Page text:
New Japan, Old Japan / Photo Studios Offer A Portal Into The Past

New Japan, Old Japan / Photo studios offer a portal into the past

By Ryuzo Suzuki / Yomiuri Shimbun PhotographerStudios where visitors can have themselves photographed in costumes of samurai warriors or high-ranking courtesans are becoming increasingly popular.

At Samurai Armor Photo Studio in Shibuya Ward, Tokyo, seven sets of yoroi kabuto (samurai armor and helmets) are prepared. The outfits were manually reproduced by highly skilled craftsmen based on ones that were used by samurai commanders around the Sengoku warring states period (from the late 15th century to the late 16th century).

The armor and helmets are made with real metal, not plastic, and thus one set weighs about 20 kilograms.

Visitors to the studio choose their favorite armor and helmets while listening to explanations in English about the historical background of the items. They change into suteteko traditional knee-length underwear and tabi split-toed socks.



The Yomiuri Shimbun

Shimpei Takemura, right, the manager of Samurai Armor Photo Studio, explains the features and history of samurai armor to foreign visitors in Shibuya Ward, Tokyo, on Dec. 21.


The Yomiuri Shimbun

A customer at the studio has himself photographed before going out to the street.


The Yomiuri Shimbun

Minerva Wong, center, poses for photos clad in oiran attire with her husband, Joe, 37, at Henshin Shashinkan Studio Nanairo in Taito Ward, Tokyo, on Dec. 16.


The Yomiuri Shimbun

Minerva and Joe Wong receive printed photos of themselves after wearing the costumes.


Staff members help the visitors put on kosode short-sleeved kimono and flowing hakama trousers. The visitors also don other gear such as kote arm guards, suneate leg guards, do breastplates, katana swords and kabuto helmets.

Shooting 170 photos in 10 different poses in the indoor studio takes about 1½ hours.

Fees for the standard course that includes photographs start from ¥13,000 per person.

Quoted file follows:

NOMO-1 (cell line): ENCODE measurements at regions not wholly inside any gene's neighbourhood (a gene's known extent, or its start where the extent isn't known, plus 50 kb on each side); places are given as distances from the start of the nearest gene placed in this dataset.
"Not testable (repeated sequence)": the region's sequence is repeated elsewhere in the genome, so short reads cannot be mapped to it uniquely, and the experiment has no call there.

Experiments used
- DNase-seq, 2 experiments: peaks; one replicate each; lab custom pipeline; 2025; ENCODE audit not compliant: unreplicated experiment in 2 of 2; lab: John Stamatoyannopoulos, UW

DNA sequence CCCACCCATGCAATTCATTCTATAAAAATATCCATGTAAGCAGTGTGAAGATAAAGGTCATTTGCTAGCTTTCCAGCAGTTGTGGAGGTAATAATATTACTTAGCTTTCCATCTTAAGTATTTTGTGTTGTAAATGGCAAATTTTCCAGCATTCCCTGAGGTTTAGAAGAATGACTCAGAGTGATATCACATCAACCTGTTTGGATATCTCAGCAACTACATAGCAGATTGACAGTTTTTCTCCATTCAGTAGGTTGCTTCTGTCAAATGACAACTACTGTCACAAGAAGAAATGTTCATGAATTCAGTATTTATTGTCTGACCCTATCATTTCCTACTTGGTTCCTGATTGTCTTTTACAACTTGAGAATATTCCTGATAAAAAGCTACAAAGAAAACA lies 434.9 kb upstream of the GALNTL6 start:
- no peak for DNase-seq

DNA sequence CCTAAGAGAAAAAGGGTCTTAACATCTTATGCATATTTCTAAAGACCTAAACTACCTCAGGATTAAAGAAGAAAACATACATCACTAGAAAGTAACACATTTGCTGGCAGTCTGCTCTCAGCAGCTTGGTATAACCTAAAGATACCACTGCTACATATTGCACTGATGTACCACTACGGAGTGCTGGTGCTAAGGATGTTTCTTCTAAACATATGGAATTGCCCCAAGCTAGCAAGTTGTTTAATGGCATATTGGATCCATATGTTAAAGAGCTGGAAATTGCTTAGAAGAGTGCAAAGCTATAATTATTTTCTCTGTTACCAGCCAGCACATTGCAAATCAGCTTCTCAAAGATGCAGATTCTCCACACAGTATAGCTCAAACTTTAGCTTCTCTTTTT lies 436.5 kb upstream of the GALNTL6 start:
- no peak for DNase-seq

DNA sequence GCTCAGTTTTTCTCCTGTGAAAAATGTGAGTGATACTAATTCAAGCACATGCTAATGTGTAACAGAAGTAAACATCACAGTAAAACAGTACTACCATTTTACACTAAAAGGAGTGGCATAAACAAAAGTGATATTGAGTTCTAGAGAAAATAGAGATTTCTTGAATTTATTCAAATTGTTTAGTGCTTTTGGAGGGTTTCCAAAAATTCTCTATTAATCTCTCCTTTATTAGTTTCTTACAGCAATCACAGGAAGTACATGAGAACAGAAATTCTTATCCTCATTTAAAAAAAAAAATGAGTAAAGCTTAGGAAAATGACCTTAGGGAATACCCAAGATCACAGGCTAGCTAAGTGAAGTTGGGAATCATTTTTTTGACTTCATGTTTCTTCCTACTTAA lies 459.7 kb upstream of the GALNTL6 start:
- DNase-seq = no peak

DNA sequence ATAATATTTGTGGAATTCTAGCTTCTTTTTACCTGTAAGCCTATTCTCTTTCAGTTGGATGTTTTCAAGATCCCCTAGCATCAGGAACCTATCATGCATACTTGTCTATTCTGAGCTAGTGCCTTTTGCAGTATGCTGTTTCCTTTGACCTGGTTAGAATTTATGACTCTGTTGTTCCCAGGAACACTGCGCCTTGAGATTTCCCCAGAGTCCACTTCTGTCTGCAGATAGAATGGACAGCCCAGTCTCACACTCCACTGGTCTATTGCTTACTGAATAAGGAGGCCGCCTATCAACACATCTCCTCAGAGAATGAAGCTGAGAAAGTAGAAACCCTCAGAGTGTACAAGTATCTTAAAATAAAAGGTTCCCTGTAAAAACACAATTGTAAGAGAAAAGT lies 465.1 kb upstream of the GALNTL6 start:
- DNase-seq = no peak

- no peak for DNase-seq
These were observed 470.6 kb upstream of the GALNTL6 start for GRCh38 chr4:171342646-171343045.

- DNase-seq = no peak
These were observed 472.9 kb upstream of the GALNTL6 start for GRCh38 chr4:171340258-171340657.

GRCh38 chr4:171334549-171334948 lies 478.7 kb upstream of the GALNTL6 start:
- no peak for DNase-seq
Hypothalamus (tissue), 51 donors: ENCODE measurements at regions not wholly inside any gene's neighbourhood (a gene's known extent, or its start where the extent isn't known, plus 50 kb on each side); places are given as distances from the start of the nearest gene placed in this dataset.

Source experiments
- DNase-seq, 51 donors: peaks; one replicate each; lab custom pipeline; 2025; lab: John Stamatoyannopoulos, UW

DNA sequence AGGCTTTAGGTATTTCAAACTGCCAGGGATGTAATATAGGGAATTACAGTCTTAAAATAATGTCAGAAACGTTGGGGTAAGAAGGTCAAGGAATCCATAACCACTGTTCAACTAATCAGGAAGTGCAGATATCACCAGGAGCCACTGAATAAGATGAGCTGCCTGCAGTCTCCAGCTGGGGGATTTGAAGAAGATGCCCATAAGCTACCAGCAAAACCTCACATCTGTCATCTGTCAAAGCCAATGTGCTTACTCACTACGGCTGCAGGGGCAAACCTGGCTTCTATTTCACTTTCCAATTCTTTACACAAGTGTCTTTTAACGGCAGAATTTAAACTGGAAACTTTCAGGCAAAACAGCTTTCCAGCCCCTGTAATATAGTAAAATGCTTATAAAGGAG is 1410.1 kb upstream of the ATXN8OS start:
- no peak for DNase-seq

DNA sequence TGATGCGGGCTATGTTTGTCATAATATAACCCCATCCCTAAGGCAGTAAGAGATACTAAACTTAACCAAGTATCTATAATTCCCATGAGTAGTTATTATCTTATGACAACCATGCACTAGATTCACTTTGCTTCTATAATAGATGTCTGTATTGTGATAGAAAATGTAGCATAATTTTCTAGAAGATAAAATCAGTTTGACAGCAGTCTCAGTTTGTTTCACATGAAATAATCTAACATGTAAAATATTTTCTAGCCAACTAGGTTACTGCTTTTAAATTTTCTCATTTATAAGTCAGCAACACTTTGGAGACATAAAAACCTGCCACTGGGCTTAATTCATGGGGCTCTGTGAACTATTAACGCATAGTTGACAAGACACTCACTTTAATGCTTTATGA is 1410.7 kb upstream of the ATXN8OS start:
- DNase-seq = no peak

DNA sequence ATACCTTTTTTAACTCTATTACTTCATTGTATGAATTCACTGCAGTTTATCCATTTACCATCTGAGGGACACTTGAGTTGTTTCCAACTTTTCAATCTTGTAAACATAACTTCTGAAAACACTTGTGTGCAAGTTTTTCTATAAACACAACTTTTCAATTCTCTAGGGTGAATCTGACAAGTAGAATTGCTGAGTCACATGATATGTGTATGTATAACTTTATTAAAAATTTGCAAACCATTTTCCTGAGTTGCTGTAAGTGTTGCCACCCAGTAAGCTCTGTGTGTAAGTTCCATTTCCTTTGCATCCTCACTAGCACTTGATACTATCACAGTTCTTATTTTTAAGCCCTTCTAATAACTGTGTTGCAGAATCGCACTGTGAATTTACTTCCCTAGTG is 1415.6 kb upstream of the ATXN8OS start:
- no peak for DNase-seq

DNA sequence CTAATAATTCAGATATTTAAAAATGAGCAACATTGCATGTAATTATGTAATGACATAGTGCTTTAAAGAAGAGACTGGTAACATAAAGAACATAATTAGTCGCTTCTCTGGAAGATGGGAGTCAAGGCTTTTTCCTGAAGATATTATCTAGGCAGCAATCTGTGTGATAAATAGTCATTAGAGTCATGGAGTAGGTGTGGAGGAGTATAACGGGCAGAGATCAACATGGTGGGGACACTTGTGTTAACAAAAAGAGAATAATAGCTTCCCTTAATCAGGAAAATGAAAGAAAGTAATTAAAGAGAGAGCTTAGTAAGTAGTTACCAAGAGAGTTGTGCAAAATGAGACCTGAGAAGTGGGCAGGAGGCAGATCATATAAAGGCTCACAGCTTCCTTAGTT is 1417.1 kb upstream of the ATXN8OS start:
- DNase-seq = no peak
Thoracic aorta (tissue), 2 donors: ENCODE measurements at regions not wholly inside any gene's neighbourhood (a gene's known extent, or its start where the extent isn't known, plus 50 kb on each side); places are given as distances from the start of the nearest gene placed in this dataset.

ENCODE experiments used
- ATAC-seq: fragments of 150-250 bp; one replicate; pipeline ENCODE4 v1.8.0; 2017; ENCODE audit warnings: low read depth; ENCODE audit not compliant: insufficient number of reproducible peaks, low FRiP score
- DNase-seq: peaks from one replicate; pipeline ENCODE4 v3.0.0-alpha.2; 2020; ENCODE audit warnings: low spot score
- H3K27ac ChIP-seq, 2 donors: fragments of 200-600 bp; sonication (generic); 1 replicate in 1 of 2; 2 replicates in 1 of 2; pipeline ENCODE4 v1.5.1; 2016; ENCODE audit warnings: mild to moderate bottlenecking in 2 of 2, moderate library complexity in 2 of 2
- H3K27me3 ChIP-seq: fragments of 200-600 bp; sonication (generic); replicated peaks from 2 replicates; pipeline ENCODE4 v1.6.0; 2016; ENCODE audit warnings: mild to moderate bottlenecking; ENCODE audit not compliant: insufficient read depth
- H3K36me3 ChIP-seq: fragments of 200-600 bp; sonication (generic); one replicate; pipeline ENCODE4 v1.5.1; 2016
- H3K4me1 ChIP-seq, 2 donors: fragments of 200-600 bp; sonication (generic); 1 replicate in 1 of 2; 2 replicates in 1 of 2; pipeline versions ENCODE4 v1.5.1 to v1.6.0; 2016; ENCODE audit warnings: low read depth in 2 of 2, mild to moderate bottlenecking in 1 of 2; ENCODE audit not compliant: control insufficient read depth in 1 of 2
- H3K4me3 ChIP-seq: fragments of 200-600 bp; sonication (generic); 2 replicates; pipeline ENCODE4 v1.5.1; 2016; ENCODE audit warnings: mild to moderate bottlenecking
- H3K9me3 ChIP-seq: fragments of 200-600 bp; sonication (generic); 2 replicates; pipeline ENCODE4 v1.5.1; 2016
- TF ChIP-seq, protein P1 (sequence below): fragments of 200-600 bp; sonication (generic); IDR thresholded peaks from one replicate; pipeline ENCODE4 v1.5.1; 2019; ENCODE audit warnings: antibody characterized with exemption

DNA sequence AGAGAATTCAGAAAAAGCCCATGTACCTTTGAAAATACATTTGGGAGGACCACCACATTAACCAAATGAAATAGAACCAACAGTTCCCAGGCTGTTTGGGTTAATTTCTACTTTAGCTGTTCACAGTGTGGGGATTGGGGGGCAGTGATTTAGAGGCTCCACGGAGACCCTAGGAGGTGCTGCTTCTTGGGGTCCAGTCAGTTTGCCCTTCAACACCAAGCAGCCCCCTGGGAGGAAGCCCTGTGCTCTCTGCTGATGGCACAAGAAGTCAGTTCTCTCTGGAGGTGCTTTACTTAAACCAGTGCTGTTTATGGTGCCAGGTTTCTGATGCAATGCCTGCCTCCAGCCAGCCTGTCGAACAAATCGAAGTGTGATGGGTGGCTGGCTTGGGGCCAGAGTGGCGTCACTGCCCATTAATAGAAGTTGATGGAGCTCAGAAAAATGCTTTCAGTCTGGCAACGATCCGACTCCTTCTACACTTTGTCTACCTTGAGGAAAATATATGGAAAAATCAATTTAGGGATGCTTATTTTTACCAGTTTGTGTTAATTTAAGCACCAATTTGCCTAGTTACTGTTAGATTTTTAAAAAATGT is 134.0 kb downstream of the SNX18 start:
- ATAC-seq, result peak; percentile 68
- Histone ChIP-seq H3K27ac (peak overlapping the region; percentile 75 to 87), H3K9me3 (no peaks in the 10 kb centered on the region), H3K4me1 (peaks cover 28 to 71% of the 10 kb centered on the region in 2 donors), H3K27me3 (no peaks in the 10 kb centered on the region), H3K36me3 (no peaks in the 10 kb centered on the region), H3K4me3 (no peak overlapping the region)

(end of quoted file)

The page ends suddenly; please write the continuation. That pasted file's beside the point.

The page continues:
A two-hour course is also available, in which visitors go out on the streets and have themselves photographed outdoors.

The photo studio was opened in May 2016 by a nearby firm that runs call center services.

The company began the service as an in-house business venture to utilize vacant office space.

To start the business, studio manager Shimpei Takemura studied history and received training to help put on kimono and armor for about a year before the opening.

Takemura said that the number of visitors who used the service this year was about double that of last year. Most of the customers are foreigners — from the United States, France, Italy and other countries — who learned of the studio’s service on the internet, he said.

At Henshin Shashinkan Studio Nanairo, another such facility in Tokyo’s Asakusa area, customers can have their photos taken while dressed as oiran high-ranking courtesans.

After customers choose their favorite furisode long-sleeved kimono, it takes about an hour for the studio to apply makeup and style their hair in the gorgeously distinctive manner of an oiran.

The customers’ hair is decorated with long kanzashi hair pins, traditional Japanese combs and many other hair accessories. Then they wear kimono and pose for photos on opulent sets.

The photo studio was established in December 2014 by the Kyoritsu Maintenance group, which includes companies that manage and operate dormitories for students and company employees. The corporate group began the service as a new business utilizing the group’s know-how.

Mie Ichikawa, the manager of the studio, said the number of users has been steadily rising. The number has doubled from that at the time of the opening.

It also lets visitors wear geisha and other costumes, but most of them want to wear oiran costumes.

The oiran course takes about 2½ hours and the fees start from ¥27,000 per person. The studio said there are about as many Japanese users as foreign ones.

Minerva Wong, 36, a flight attendant who came to Japan on a 10-day sightseeing trip with her husband from Vancouver, Canada, was among the customers.

"I learned Japanese history and kimono when I was very young, in elementary school," she said, adding that the oiran makeover was something she had never experienced before. "I think [the elaborate garments make it] very difficult to move, but it’s very pretty, very beautiful. It’s a good experience, one of the best experiences in Japan."


(New Japan, Old Japan is a series exclusive to The Japan News.)Speech